Subsequently, Prof. Hatta conceived of the idea of measuring the oxygen- and nitrogen-based active compounds generated by means of absorption spectroscopy extended to the vacuum ultraviolet region. He succeeded in making very accurate measurements while taking into account the spectrum change due to dissolved oxygen in water, and thus established a new technology.

He explains, "This is the world first technology for real time analysis of the type and amount of chemical compounds generated by irradiation of the water surface at the PPM level. Accurate measurement is an important factor for elucidating the influence of plasma irradiation of water and how that mechanism affects the living body."

Prof. Hatta says he is currently conducting experiments and analysis in collaboration with the University of South Australia to determine the difference between direct plasma irradiation of water and plasma irradiation through artificial skin. The resulting data is expected to provide important knowledge towards practical applications of plasma in medical treatment.

"There are many people who will not engage with things they do not understand, but I think that is not the right attitude. There can be no real progress unless you work hard to gain an understanding of something beyond your experience. My natural inclination is to accumulate experiments one by one so as to deepen my understanding thoroughly and eventually solve a problem. I do not begin with some special preconceived idea; I just continue seriously exploring until I am convinced I have found the solution."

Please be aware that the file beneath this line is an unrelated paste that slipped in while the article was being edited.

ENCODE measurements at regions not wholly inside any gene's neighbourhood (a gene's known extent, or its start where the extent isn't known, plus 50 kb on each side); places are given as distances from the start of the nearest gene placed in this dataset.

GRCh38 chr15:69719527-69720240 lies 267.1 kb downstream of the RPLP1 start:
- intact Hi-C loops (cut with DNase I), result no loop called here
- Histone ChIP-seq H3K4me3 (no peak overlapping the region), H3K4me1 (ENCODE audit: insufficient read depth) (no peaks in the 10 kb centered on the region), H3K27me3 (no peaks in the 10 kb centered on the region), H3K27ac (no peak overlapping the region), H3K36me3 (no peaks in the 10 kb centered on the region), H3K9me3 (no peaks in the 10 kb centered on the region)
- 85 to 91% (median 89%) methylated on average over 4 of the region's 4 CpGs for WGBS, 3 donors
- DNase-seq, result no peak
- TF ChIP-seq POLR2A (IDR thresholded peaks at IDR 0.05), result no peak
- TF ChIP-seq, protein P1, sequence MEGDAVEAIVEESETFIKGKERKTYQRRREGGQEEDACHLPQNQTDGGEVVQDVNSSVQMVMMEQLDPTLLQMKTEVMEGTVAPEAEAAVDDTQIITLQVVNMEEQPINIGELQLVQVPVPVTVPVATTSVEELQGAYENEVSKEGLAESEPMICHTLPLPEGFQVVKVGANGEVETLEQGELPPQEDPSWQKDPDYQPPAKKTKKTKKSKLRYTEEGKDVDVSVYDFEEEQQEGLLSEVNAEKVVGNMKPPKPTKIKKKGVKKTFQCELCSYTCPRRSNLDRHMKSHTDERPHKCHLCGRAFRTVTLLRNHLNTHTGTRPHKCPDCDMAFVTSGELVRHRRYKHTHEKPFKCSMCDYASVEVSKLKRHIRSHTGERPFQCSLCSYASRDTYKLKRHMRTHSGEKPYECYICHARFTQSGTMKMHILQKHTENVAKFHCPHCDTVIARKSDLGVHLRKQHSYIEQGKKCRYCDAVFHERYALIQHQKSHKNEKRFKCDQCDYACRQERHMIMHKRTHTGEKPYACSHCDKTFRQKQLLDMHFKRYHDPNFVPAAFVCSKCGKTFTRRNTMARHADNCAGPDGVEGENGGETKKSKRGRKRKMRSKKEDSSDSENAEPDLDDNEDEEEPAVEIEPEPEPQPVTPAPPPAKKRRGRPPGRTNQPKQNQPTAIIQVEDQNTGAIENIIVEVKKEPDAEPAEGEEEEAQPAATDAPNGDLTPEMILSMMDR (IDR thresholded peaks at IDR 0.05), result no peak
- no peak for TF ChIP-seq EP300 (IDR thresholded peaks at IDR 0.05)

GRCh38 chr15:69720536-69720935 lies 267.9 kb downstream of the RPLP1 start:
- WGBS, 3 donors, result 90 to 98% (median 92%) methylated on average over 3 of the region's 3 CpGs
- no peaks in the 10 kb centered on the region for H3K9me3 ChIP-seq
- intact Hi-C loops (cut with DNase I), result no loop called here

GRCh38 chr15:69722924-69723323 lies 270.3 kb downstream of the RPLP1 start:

For the applications of plasma irradiation of water, Prof. Hatta is also exploring microplasma generation in seawater and the development of emission spectroscopic measurement technology.

He explains, "Currently deep sea marine resources are gaining attention worldwide and there is a need for a technique for continuous analysis of the chemical components of useful substances in seawater. We thought it might be possible to measure the chemical composition of the substances present in seawater by generating plasma in the deep sea for spectrum analysis."